Location:Home Legalist Personages
Li Si: the most influential Prime Minister in China
By Xinfajia
2008-07-01 11:19:05

Li Si (Chinese: 李斯;  Wade-Giles: Li Ssu) (ca. 280 BC - September or October 208 BC) was the influential Prime Minister (or Chancellor) of the feudal state and later of the dynasty of Qin, between 246 BC and 208 BC. A famous Legalist, he was also a notable calligrapher. Li Si served under two rulers: Qin Shi Huang, king of Qin and later First Emperor of China -- and his son, Qin Er Shi. A powerful minister, he was central to the state's policies, including those on military conquest, draconian centralization of state control, standardization of weights, measures and the written script.

Early Life

Li Si was originally from Shang Cai (上蔡) in the kingdom of Chu. When he was young, he was a minor official in Chu. According to the Records of the Great Historian, one day Li Si observed that rats in the restroom were dirty and hungry but the rats in the barnhouse were well fed. He suddenly realized that "the values of people are determined by their social status." He made up his mind to take up politics as his career, which was a common choice for scholars not from a noble family during the Warring States Period. After having finished his education with the famous Confucian thinker Xun Zi, he moved to the most powerful state at that time - Qin and tried to advance his political career there.

Career in Qin

During his stay in the state of Qin, Li Si became a guest of the prime minister Lu Buwei (呂不韋) and got the chance to talk to the ruler of Qin - Qin Shi Huang. Qin Shi Huang was impressed by Li Si's view of how to unify China. Having adopted Li Si's proposal, the ruler of Qin spent generously to lure intellects to the state of Qin and sent out assassins to kill important scholars in other states.

According to the Records of the Grand Historian (史記), Li Si was responsible for the death of Han Fei. A minor prince in the state of Han, Han Fei was an excellent writer whose essays reached the attention of the king of Qin. When Qin made war on Han, Han Fei was dispatched as a diplomatic envoy to Qin. Li Si, who envied Han Fei's intellect, persuaded the Qin king that he could neither send Han Fei back (as his superior ability would be a threat to Qin) nor employ him (as his loyalty would not be to Qin). As a result, Han Fei was imprisoned, and Li Si successfully persuaded him into committing suicide by poisoning.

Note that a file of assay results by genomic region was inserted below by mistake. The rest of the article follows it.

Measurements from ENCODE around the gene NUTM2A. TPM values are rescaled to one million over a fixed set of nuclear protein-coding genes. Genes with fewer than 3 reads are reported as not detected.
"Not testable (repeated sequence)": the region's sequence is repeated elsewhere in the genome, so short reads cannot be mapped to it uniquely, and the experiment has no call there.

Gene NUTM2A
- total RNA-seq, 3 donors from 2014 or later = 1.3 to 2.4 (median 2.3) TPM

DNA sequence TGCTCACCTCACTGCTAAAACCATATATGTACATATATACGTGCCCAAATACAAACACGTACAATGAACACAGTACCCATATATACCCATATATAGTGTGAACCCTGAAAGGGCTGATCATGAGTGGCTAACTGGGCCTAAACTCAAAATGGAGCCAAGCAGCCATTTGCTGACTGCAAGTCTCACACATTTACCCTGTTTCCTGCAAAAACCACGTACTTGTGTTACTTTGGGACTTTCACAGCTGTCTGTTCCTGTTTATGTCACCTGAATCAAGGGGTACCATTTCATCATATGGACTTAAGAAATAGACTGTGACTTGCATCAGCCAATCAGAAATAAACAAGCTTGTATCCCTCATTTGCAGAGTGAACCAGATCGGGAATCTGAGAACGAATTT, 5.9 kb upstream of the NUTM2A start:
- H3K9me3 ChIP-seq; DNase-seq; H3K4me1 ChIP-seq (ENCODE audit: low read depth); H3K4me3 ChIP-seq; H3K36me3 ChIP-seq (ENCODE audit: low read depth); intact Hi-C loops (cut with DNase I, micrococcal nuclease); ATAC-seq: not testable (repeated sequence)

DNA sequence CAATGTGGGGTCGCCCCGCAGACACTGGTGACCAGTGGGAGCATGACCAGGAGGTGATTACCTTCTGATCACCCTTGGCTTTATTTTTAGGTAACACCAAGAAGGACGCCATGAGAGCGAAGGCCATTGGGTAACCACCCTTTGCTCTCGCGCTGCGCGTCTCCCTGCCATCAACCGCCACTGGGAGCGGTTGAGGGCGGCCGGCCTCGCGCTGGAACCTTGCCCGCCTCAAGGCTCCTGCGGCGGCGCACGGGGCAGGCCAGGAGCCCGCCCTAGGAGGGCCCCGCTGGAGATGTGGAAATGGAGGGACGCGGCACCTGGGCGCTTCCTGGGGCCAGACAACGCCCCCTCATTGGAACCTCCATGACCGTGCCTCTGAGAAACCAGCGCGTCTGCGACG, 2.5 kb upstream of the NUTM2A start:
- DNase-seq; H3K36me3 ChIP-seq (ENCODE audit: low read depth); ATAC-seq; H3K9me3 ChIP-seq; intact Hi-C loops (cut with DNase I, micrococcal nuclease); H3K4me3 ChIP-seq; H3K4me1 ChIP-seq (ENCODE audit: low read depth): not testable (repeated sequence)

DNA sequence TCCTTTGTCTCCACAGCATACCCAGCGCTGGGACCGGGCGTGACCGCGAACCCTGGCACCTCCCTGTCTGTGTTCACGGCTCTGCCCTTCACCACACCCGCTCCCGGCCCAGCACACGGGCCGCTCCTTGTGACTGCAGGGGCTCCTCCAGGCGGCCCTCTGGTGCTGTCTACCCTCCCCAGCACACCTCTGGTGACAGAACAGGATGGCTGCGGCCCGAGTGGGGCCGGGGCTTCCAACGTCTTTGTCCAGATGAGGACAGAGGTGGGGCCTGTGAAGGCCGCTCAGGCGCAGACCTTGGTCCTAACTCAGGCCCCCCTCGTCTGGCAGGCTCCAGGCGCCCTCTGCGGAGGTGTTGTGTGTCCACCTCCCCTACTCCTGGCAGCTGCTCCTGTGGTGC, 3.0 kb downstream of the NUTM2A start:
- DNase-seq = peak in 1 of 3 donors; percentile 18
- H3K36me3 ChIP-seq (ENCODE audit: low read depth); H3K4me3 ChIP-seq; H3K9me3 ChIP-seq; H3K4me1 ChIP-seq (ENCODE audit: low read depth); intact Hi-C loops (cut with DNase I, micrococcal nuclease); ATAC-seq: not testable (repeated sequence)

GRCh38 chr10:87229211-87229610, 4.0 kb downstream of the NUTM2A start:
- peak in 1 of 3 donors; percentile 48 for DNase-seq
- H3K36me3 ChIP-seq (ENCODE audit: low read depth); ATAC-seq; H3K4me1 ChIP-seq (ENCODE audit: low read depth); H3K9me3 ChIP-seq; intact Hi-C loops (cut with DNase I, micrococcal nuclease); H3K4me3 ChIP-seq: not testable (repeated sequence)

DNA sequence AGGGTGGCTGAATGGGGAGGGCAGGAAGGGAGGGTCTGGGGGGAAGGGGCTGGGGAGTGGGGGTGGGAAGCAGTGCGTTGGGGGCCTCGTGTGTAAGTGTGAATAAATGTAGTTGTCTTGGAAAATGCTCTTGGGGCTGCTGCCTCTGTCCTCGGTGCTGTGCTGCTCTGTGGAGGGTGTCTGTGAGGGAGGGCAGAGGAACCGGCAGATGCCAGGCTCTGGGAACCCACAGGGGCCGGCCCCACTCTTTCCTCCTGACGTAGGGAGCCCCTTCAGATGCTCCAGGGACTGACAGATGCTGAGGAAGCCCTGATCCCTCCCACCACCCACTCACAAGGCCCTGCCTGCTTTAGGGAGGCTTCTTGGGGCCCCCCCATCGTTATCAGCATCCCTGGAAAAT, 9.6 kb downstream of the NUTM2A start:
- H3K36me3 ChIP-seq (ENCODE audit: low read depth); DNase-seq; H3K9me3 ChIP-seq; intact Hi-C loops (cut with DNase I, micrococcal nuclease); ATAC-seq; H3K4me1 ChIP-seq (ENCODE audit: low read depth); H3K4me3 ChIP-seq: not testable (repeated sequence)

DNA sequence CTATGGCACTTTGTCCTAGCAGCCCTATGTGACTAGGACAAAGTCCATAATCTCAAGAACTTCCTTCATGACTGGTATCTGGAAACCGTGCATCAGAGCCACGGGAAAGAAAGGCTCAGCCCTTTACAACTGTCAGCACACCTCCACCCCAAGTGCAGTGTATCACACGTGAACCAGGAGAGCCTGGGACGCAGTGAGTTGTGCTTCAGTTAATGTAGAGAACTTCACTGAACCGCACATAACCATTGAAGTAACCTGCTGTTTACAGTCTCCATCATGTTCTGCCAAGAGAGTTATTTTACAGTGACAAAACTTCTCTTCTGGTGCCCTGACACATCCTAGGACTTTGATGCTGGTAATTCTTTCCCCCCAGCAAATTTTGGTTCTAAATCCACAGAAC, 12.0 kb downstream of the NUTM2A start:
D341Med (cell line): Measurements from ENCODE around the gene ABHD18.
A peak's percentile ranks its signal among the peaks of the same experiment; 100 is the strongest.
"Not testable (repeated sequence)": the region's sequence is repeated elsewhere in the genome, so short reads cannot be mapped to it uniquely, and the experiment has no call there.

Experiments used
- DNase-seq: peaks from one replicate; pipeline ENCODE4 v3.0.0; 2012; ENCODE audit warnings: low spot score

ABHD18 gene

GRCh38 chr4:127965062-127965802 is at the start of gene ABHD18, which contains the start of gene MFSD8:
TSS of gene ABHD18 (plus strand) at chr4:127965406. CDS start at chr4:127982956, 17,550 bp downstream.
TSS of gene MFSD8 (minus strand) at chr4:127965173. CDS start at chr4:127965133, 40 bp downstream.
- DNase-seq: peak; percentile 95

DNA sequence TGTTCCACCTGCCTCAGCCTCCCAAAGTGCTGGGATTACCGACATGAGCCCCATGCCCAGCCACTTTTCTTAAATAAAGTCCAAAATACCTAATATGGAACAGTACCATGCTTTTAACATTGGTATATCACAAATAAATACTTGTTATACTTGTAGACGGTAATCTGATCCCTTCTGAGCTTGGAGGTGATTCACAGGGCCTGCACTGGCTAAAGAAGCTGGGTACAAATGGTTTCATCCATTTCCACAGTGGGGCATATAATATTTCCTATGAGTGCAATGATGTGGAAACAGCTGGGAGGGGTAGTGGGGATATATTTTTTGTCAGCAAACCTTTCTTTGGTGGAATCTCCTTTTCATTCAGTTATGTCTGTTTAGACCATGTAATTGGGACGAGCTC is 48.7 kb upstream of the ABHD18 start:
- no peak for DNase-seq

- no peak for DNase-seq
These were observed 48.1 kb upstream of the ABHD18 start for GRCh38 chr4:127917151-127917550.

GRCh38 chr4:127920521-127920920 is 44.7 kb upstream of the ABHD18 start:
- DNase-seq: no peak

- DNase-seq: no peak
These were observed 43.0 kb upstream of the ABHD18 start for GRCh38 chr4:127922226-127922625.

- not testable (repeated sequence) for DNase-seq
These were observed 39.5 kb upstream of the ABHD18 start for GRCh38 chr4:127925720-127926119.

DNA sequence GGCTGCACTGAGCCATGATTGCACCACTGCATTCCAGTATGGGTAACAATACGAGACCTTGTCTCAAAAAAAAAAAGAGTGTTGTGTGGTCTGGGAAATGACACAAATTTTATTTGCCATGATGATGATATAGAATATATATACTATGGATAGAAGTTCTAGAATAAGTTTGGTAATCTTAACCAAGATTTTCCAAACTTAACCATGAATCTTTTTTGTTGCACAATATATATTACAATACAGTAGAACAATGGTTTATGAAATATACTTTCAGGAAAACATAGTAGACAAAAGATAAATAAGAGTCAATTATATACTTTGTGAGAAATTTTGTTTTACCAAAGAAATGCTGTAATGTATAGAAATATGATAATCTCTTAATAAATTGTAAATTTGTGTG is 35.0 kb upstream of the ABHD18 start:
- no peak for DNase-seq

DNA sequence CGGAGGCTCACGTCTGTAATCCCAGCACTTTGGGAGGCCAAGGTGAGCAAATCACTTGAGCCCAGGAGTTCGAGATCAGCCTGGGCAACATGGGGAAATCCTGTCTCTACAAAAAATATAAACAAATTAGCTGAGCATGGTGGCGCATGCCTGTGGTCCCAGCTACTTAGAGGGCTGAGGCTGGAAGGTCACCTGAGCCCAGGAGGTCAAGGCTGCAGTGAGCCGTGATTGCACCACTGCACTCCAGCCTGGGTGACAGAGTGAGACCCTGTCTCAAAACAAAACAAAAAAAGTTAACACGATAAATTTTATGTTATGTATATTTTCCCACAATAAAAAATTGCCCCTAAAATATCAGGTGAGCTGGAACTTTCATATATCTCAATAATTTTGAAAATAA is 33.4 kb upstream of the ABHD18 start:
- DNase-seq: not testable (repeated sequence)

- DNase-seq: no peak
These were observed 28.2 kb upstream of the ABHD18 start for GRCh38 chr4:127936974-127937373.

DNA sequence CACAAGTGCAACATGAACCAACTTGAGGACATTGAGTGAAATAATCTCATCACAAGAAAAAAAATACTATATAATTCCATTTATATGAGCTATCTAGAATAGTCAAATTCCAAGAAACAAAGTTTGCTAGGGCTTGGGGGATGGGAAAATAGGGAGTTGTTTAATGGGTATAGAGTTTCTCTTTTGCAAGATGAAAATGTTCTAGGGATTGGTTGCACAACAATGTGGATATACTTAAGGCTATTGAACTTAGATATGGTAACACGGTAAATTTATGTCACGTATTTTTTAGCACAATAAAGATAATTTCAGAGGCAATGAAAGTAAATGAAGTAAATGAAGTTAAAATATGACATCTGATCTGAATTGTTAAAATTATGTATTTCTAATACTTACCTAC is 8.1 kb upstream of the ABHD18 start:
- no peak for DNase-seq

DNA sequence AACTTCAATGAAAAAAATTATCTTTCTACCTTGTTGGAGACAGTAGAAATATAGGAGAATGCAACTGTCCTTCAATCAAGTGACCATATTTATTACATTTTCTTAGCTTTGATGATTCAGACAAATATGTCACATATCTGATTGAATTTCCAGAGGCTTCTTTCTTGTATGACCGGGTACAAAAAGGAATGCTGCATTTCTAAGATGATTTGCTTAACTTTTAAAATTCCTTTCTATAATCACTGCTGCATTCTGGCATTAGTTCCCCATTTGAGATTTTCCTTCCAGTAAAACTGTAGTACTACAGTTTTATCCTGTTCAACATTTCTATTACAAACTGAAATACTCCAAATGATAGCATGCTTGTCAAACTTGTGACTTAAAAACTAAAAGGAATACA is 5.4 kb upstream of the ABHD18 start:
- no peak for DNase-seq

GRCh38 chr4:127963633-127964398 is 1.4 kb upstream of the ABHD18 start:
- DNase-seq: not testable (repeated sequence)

When Qin Shi Huang died while away from the capital, Li Si and the chief eunuch Zhao Gao suppressed the late emperor's choice of successor, caused the crown prince to commit suicide, and installed another prince, Qin Er Shi (229B.C-207B.C) in his place. During the tumultuous aftermath, Zhao Gao persuaded the new emperor to install his followers in official positions. When his power base was secure enough, Zhao Gao then had Li Si killed in 208 BC in a grisly manner -- being cut in half in public.


A staunch believer in a highly bureacratic system, Li Si is considered to have been central to the efficiency of the state of Qin and the success of its military conquest. He was also instrumental in systemizing standard measures and currency in post-unified China. He further helped systemize the written Chinese language by promulgating as the imperial standard the small seal script which had been in use in the state of Qin all along. In this process, variant graphs within the Qin script were proscribed, as were variant scripts from the different regions which had been conquered. Contrary to popular belief, though, Li Si did not "invent" small seal script.

Copyright: The New Legalist Website      Registered: Beijing ICP 05073683      E-mail: alexzhaid@163.com   lusherwin@yahoo.com